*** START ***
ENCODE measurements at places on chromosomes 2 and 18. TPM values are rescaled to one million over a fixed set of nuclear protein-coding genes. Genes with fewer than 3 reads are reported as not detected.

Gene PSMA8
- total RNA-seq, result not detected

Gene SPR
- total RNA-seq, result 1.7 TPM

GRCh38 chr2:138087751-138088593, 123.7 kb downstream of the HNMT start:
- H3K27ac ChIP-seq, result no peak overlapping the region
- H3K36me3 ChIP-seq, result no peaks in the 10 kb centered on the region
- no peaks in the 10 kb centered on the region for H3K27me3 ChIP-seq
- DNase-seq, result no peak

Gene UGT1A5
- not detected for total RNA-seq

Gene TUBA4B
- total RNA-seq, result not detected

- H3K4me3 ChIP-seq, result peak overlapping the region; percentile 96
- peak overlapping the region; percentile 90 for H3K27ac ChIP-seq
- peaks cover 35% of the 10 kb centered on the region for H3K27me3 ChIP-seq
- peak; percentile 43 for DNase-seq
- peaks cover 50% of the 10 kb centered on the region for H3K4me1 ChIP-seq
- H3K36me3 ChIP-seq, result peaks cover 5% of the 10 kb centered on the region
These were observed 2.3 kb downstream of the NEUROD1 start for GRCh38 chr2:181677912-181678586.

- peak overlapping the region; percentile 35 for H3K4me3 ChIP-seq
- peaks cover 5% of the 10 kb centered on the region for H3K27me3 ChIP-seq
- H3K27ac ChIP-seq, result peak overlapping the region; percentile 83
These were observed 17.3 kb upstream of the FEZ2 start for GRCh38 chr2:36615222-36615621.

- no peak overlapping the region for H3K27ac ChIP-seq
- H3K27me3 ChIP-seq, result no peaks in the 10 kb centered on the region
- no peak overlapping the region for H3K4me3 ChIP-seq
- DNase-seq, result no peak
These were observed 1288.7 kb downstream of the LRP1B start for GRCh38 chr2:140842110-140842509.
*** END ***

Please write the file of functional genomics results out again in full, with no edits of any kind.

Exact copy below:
ENCODE measurements at places on chromosomes 2 and 18. TPM values are rescaled to one million over a fixed set of nuclear protein-coding genes. Genes with fewer than 3 reads are reported as not detected.

Gene PSMA8
- total RNA-seq, result not detected

Gene SPR
- total RNA-seq, result 1.7 TPM

GRCh38 chr2:138087751-138088593, 123.7 kb downstream of the HNMT start:
- H3K27ac ChIP-seq, result no peak overlapping the region
- H3K36me3 ChIP-seq, result no peaks in the 10 kb centered on the region
- no peaks in the 10 kb centered on the region for H3K27me3 ChIP-seq
- DNase-seq, result no peak

Gene UGT1A5
- not detected for total RNA-seq

Gene TUBA4B
- total RNA-seq, result not detected

- H3K4me3 ChIP-seq, result peak overlapping the region; percentile 96
- peak overlapping the region; percentile 90 for H3K27ac ChIP-seq
- peaks cover 35% of the 10 kb centered on the region for H3K27me3 ChIP-seq
- peak; percentile 43 for DNase-seq
- peaks cover 50% of the 10 kb centered on the region for H3K4me1 ChIP-seq
- H3K36me3 ChIP-seq, result peaks cover 5% of the 10 kb centered on the region
These were observed 2.3 kb downstream of the NEUROD1 start for GRCh38 chr2:181677912-181678586.

- peak overlapping the region; percentile 35 for H3K4me3 ChIP-seq
- peaks cover 5% of the 10 kb centered on the region for H3K27me3 ChIP-seq
- H3K27ac ChIP-seq, result peak overlapping the region; percentile 83
These were observed 17.3 kb upstream of the FEZ2 start for GRCh38 chr2:36615222-36615621.

- no peak overlapping the region for H3K27ac ChIP-seq
- H3K27me3 ChIP-seq, result no peaks in the 10 kb centered on the region
- no peak overlapping the region for H3K4me3 ChIP-seq
- DNase-seq, result no peak
These were observed 1288.7 kb downstream of the LRP1B start for GRCh38 chr2:140842110-140842509.